Compost is one of my favourite ways to reduce food waste. Food that is composted brings nutrients back to the soil for regenerative health. Giving soil new health, provides healthier plants which makes us healthier too.
What is compost?
“Compost is organic material that can be added to soil to help plants grow”, according to the EPA. That means bigger produce, prettier flowers, and a healthier garden can come at no extra cost to you once you start saving your food scraps and turning them into “plant food.”
Composting is the natural process of organic material breaking down into a soil that can be used in your garden for a nutrient-rich fertiliser. People are more interested than ever in embracing this sustainable practice and creating their own compost heap at home by recycling the food waste and scraps that would normally just be thrown away. Being more mindful about food waste is leading to a composting revolution! Are you ready to get involved?
Why does it benefit the environment?
The process of composting is hugely beneficial to the environment, not only because it reduces the amount of food and garden waste thrown away, which in turn reduces the amount of methane greenhouse gas, but it’s also a crucial part of the nitrogen cycle. Our plants need nitrogen-rich soil to grow fully, and build protein, so soil from a compost heap will add to the natural nitrogen cycle by returning enriched soil to the ground. This also means you’ll need fewer artificial chemical fertilisers to feed your plants with, resulting in much healthier produce.
Healthy soil = Healthy plants
Healthy plants = Healthy people
How to set your at home compost?
Choose an outdoor space for your compost – you’ll need at least 3 square feet of space for your compost. A closed bin is a better choice if you’re worried about the way your compost pile will look or smell! You can easily start by using an empty container you have at home or buy one at your local hardware or gardening shop. Look for a bin that is about 3 feet in diameter and not much taller than your waist. Use fencing to protect your bin from raccoons, foxes or even the neighbours dog.
Once you have your container in place, you need to place it on the soil in a sunny spot as you want to encourage worms and use the natural heat to help the organic material break down.
Make sure to add lots of nitrogen-rich and carbon-rich materials like grass-cuttings, green waste, food waste and sawdust and wood chips, and to mix it regularly with a spade to let the air in. Avoid adding any meat or dairy to the pile as this just attracts pests.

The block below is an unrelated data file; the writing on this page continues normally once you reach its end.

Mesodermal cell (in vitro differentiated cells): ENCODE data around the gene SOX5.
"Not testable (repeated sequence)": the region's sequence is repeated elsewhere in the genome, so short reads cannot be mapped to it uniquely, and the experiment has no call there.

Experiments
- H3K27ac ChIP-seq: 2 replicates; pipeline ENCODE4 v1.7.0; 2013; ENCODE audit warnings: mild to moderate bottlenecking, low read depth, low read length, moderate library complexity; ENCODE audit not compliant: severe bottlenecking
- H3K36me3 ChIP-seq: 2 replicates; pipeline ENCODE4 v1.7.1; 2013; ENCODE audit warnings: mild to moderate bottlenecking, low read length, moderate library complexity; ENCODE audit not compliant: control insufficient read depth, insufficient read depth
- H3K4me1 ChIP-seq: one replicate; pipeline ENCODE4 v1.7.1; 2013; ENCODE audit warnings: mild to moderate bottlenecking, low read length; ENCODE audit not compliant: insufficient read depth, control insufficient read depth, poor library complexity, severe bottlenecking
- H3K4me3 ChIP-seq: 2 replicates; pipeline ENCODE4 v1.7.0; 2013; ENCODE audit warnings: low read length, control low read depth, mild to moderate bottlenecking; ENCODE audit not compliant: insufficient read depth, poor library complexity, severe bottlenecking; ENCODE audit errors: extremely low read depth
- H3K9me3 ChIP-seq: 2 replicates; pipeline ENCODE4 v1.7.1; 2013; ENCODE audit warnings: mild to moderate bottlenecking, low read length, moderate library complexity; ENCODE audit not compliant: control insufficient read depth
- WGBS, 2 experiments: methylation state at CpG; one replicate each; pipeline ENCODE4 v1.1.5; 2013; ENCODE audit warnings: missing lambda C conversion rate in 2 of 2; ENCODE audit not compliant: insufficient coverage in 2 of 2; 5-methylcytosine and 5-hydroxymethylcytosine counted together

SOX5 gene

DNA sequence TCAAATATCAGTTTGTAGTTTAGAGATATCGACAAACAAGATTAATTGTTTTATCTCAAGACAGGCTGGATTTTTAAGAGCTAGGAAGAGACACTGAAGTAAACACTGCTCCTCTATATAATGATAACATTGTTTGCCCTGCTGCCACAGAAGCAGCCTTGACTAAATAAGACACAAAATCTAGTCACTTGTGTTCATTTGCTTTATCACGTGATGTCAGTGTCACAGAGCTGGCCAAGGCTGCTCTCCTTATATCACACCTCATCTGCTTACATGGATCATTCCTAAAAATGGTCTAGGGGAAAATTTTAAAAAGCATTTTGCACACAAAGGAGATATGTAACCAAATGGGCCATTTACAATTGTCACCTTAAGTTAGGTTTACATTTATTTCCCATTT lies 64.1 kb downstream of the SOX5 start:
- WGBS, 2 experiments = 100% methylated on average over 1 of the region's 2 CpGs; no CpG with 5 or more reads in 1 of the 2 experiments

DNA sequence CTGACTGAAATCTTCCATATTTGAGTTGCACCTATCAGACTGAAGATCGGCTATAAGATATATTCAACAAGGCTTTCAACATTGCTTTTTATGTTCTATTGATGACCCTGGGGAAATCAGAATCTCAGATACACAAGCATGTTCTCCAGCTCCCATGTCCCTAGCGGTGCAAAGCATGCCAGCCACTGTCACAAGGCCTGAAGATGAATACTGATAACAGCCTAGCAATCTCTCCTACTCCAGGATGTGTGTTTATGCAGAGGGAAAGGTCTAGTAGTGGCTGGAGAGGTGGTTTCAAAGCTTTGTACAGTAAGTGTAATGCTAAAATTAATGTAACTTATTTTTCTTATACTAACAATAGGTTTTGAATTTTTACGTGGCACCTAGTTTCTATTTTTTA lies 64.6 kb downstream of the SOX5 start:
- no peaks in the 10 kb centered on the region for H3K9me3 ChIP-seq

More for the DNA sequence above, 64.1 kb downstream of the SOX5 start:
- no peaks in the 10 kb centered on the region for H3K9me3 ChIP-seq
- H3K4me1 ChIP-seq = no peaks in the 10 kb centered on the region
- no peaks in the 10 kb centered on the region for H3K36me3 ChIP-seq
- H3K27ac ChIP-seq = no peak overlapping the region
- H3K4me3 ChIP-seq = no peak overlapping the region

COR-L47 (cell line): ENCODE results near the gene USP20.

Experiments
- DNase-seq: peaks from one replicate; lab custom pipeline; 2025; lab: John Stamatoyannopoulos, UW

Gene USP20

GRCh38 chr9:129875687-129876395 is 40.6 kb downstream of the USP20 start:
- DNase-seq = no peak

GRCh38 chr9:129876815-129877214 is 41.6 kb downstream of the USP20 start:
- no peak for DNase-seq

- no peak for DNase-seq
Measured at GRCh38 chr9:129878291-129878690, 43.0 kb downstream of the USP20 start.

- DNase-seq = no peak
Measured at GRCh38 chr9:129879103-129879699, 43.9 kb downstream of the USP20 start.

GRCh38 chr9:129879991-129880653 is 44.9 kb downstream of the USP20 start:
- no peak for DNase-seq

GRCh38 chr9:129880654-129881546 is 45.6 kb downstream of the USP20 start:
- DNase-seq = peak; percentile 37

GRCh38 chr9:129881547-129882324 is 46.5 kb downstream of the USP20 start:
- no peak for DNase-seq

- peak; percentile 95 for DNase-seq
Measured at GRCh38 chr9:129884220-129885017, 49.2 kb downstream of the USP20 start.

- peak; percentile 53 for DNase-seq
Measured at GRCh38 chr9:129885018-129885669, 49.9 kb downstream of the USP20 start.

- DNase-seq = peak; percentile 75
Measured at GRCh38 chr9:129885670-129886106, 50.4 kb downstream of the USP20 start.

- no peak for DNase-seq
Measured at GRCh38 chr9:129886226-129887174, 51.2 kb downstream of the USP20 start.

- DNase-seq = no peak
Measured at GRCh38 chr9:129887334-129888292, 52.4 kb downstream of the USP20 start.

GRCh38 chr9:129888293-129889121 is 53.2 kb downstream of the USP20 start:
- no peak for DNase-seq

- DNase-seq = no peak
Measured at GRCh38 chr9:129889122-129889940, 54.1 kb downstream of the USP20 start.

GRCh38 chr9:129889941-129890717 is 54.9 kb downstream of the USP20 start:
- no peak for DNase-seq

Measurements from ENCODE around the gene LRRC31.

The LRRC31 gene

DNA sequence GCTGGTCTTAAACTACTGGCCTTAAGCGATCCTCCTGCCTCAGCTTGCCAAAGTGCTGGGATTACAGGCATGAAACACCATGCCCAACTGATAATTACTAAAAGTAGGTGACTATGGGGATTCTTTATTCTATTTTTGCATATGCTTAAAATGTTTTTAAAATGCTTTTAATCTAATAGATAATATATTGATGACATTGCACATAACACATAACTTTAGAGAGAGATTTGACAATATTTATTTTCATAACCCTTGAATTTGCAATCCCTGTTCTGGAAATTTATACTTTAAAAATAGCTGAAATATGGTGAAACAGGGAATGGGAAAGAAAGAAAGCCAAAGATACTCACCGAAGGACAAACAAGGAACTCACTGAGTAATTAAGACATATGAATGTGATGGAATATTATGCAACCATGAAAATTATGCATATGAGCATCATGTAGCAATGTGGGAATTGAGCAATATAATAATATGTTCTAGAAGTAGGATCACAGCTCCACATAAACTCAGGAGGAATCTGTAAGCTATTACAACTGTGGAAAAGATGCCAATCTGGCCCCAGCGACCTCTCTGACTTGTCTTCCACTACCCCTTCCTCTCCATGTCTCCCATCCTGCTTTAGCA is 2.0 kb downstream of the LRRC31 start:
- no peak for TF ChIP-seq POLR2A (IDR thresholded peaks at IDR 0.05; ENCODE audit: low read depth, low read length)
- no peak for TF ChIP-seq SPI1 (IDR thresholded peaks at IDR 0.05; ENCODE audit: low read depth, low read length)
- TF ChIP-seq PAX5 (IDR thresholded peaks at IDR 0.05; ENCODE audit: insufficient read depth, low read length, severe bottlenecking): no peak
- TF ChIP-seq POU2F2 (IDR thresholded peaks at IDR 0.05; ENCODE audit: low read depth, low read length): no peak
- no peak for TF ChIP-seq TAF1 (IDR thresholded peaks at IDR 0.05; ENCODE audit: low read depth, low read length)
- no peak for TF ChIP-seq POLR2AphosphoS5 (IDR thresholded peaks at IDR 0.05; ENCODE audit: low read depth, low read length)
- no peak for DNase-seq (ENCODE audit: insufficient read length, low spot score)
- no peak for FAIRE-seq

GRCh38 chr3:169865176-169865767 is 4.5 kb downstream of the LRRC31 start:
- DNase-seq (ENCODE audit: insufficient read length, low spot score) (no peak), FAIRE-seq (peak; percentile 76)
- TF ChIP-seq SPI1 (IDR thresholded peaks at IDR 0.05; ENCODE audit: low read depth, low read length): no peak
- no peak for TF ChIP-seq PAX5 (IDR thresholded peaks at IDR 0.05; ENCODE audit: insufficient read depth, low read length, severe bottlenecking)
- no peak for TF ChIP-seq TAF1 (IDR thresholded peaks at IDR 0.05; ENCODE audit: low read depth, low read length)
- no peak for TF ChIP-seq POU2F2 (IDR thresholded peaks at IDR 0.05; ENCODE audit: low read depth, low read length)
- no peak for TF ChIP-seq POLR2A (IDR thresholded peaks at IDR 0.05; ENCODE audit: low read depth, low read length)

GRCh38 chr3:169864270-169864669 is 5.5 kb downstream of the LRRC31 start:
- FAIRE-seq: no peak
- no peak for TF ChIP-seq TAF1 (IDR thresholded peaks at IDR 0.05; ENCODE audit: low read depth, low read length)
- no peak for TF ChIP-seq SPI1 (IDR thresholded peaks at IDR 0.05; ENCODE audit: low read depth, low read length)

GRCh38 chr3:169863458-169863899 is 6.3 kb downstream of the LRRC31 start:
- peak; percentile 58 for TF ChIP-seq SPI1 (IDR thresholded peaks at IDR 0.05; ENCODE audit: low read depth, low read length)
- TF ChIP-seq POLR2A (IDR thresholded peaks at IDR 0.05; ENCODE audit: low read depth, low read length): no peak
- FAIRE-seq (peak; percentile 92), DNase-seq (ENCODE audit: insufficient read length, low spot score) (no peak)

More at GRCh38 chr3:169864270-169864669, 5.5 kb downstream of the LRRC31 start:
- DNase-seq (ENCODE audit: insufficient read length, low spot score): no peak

The trick is to aim for equal amounts of “green” waste and “brown” waste to keep your compost healthy. Maintaining a balance is important is because “brown” materials are rich in carbon, feeding the organisms that break down the scraps and “green” materials supply nitrogen — key for building the cell structure of your new soil.
Your compost also needs oxygen and moisture. Without air, your pile will start to rot and smell. Moisture helps break everything down; sprinkle the compost with water every now and then, unless your scraps are wet enough on their own. With the right mixture, your compost should smell like nothing but earthy dirt.
1. Chop materials 1⁄2 to 11⁄2 inches for rapid composting.
2. Mix equal volumes of carbon-rich dry brown and nitrogen-rich green plant materials.
3. Keep compost only as moist as a wrung-out sponge.
4. Turn every few days to fluff the pile so air can penetrate.
5. A hot pile composts quickly, a cool pile takes much longer.
6. Finished compost should smell earthy, never rancid.
• It saves water by helping the soil hold moisture and reduce water runoff.
• It benefits the environment by recycling organic resources while conserving landfill space.
• It reduces the need for commercial soil conditioners and fertilizers.
Compost provides many benefits.
• adds nutrients and beneficial microbes, holds water, and improves plant growth
• provides a supplemental amount of slow-release nutrients
• increases soil organic matter
• encourages healthy root structure
• attracts and feeds earthworms and other beneficial soil microorganisms
• helps balance pH (acidity/alkalinity)
chopped woody prunings pine needles
shredded paper shredded cardboard shredded newspaper
old potting mix
shrub and grass clippings
Do NOT Compost
ashes from a stove, fireplace, or barbecue
animal products (meat, bones, fish, grease/fat)
sawdust from plywood/treated wood
manure or human waste